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I have an array of colours of size n. In my program, the number of teams is always <= n, and I need to assign each team a unique color. This is my color array:

private static Color[] TEAM_COLORS = {Color.BLUE, Color.RED, Color.CYAN, Color.GREEN, Color.ORANGE, Color.PINK};

When I print information about the players in the console, I want to print what color is associated with them. When I print the color, I get

java.awt.Color[r=...,g=...,b=...]. 

I understand that this is how Java prints colours. I was wondering if there was a way to instead print BLUE, RED, etc. (so the pre-defined color string).

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1  
If RED is 255,0,0, what is the name for 254,0,0? Do you expect 16,777,216 color names? –  Andrew Thompson Feb 10 '12 at 6:55
1  
possible duplicate of Java color code convert to color name –  Andrew Thompson Feb 10 '12 at 6:58
    
Those static fields you're using from the Color class are there for convenience and reference Color objects which do not have any sort of textual names; they are RGB values. –  Brian Roach Feb 10 '12 at 6:59
    
I take that back, looking more closely at the post makes me realize the OP was talking about the pre-defined colors, and a limited number of them. –  Andrew Thompson Feb 10 '12 at 7:00
    
@AndrewThompson - Yeah but it doesn't change anything, there's no matching Strings for them in the Color class. You have to do the mapping yourself. –  Brian Roach Feb 10 '12 at 7:02

6 Answers 6

up vote 1 down vote accepted

Extending @Jon_Skeet reply by adding name also to the enum.

public enum NamedColor {
  BLUE(Color.BLUE, "Blue"),
  RED(Color.RED, "Red"),
  ...;

  private final Color awtColor;
  private final String colorName;

  private NamedColor(Color awtColor, String name) {
    this.awtColor = awtColor;
    this.colorName = name;
  }

  public Color getAwtColor() {
    return awtColor;
  }

  public String getColorName() {
    return colorName;
  }
}

NOTE: IF voting this pls vote @Jon_Skeet reply too as it is extension of that...

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One option would be to create a NamedColor enum:

public enum NamedColor {
    BLUE(Color.BLUE),
    RED(Color.RED),
    ...;

    private final Color awtColor;

    private NamedColor(Color awtColor) {
        this.awtColor = awtColor;
    }

    public Color getAwtColor() {
        return awtColor;
    }
}

You'd then make your TEAM_COLORS array an array of NamedColor values instead of Color values, and fetch the AWT color when you need it. The default toString implementation of an enum is its name.

Another alternative would be to create your own Map<Color, String> and consult that when you need the string representation for a color.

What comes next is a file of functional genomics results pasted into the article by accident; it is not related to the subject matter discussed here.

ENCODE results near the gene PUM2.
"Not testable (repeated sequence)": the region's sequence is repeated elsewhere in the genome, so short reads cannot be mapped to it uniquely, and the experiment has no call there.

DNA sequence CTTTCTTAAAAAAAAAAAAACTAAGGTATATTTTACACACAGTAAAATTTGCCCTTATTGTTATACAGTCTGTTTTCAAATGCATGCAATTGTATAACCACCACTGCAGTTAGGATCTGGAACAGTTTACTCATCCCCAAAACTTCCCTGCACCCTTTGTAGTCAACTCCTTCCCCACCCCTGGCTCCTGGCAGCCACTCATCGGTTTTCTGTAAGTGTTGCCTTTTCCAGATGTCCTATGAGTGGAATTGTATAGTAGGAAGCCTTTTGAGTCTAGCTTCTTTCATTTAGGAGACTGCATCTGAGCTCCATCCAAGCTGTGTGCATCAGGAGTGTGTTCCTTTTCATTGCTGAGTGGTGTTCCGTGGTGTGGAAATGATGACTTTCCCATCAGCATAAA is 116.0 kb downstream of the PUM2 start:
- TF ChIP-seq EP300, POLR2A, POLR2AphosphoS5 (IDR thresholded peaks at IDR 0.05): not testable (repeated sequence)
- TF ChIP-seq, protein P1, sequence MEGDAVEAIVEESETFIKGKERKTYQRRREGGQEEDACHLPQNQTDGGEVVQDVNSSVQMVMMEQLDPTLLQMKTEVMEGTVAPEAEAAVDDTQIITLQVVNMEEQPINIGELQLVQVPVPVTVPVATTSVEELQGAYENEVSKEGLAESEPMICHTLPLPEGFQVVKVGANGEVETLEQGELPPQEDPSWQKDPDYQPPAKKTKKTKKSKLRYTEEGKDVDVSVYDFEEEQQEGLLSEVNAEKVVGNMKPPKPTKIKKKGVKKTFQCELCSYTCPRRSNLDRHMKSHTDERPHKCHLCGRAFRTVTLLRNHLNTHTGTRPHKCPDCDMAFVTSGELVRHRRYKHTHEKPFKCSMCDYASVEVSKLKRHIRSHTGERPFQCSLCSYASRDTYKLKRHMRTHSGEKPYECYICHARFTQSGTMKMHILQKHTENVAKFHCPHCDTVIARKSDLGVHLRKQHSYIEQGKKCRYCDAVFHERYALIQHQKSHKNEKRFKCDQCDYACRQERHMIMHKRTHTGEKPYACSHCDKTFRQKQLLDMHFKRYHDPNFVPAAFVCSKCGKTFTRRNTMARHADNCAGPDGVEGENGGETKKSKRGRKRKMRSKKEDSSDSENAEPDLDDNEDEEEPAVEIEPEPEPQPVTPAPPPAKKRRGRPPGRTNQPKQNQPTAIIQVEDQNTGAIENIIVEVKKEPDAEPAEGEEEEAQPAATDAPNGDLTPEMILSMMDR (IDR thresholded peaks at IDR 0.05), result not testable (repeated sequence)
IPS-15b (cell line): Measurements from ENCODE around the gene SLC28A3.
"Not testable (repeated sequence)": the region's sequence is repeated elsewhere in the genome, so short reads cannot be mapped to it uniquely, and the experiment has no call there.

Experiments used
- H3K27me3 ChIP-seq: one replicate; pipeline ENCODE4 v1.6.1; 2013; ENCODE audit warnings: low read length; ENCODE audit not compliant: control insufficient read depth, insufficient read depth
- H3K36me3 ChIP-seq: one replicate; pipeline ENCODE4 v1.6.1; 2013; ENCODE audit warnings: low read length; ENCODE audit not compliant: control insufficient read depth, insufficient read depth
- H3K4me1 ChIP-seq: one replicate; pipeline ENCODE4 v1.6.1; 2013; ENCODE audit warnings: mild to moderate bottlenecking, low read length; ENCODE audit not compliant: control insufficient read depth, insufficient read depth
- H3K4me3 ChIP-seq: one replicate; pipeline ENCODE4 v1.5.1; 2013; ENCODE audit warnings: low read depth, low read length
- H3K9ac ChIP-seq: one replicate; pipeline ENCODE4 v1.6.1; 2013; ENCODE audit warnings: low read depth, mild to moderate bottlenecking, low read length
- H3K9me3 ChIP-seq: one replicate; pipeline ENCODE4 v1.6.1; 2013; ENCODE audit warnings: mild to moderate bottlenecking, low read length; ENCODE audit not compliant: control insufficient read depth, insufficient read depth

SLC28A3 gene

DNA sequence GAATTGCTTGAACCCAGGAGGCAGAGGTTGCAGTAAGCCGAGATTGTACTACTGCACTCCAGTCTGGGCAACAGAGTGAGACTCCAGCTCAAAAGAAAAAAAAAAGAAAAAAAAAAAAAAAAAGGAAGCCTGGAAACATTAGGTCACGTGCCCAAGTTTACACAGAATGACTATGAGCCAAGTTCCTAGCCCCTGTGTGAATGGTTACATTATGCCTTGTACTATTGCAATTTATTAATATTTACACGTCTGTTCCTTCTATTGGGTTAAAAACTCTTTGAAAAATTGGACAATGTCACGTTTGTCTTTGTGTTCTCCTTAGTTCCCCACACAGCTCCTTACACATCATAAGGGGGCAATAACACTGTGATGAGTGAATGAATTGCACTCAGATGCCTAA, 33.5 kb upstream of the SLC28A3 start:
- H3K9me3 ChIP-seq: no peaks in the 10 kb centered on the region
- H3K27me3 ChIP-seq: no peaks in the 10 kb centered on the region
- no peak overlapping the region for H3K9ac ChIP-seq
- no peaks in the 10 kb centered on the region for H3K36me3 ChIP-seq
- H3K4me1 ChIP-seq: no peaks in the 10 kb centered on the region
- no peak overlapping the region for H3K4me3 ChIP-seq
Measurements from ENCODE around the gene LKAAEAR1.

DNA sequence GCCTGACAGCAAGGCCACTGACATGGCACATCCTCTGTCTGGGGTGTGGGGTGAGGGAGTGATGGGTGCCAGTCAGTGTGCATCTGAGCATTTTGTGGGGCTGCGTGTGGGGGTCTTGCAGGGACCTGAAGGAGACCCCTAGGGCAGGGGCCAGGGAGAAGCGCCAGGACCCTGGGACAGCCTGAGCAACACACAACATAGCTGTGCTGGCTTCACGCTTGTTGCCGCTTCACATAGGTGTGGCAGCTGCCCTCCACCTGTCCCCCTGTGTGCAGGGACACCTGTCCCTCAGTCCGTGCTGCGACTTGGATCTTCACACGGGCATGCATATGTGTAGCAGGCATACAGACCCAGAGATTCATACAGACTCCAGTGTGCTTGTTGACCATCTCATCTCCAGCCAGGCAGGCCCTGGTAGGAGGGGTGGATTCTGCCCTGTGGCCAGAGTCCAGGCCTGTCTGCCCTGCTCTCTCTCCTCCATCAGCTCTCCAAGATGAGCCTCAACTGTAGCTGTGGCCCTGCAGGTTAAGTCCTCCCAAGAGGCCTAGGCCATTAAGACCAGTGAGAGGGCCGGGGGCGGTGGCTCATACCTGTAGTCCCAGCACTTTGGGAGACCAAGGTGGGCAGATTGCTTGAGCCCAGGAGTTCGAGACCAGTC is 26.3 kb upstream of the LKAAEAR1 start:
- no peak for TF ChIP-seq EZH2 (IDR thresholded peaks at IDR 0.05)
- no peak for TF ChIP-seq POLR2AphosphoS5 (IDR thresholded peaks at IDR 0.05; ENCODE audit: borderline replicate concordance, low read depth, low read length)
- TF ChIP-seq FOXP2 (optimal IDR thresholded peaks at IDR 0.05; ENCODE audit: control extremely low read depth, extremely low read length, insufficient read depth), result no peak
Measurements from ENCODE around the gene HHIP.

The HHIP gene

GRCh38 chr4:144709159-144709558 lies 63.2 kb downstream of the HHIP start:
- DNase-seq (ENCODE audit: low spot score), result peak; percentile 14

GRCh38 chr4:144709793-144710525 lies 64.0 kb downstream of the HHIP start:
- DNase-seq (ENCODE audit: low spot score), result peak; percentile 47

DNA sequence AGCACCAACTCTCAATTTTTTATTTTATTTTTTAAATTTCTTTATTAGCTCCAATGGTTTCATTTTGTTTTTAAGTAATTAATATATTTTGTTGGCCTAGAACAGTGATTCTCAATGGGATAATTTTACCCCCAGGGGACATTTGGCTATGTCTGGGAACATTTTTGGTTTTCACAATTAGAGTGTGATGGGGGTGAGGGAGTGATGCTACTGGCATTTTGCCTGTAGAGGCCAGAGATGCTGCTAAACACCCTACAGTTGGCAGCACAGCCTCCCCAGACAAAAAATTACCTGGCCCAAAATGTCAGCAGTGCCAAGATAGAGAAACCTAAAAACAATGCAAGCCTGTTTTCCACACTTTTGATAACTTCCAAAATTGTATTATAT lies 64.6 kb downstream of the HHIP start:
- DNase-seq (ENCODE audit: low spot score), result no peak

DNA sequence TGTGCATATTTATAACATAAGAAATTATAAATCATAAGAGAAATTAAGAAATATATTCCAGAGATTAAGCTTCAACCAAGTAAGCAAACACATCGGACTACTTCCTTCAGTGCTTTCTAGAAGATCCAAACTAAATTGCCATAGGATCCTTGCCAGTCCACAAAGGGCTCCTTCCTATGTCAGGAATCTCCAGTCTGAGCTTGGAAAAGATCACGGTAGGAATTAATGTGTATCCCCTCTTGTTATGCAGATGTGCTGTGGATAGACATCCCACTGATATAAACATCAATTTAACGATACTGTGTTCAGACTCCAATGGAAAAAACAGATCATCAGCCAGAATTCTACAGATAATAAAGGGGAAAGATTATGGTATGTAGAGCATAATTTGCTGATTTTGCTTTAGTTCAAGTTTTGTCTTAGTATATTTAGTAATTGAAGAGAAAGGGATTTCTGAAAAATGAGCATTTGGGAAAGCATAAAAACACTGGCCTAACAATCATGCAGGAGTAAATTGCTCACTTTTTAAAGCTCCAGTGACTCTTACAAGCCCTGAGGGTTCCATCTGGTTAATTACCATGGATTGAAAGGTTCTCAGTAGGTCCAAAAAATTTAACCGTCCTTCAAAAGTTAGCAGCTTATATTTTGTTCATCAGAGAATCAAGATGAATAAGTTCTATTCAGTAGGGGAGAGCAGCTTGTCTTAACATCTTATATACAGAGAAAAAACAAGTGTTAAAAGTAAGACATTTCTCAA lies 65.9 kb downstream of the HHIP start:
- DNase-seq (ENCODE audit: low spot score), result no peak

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@Jon_Skeet I just extend your reply a bit by adding colorName also as an attribute to the enum...that way everything is in one place. –  havexz Feb 10 '12 at 7:10
    
There's a related example here. –  trashgod Feb 10 '12 at 12:00
    
@havexz: You could do that - but I'd normally just use the enum name unless I had any good reason not to. –  Jon Skeet Feb 10 '12 at 12:03
    
@JonSkeet I totally agree with you. Extended code works in situations where all string literals are not external to code (specifically not worried about multi-linugal). But if we have string literals coming from outside code (based on the language) we can than remove the colorName member variable and use the api only which fetches from external source via some helper class. But true all these soln has to be thought of according to situation before choosing. –  havexz Feb 10 '12 at 14:57

Here's a Reflection-based approach:

public static String getColorName(Color c) {
    for (Field f : Color.class.getFields()) {
        try {
            if (f.getType() == Color.class && f.get(null).equals(c)) {
                return f.getName();
            }
        } catch (java.lang.IllegalAccessException e) {
            // it should never get to here
        } 
    }
    return "unknown";
}

Examples:

getColorName(Color.BLACK); // black
getColorName(Color.BLUE); // blue
getColorName(new Color(0,1,2)); // unknown

Demo: http://ideone.com/6cIBD


This will only work with colors defined as fields in java.awt.Color, namely: white, light gray, gray, dark gray, black, red, pink, orange, yellow, green, magenta, cyan and blue.

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You might create a class that stores both a String representing the color name, as well as the Color itself.

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If you want your NamedColor to be used as a java.awt.Color and you don't have many colors you can extend it and store the name.

public class NamedColor extends java.awt.Color {

    private String name;

    public NamedColor(String name, java.awt.Color c) {
        super(c.getRGB());
        this.name = name;
    }

    public String toString() {
        return name;
    }
}
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You can try using String.valueOf(color.getRGB())

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You could try that. It wouldn't work ... but you could try it... –  Brian Roach Feb 10 '12 at 7:00

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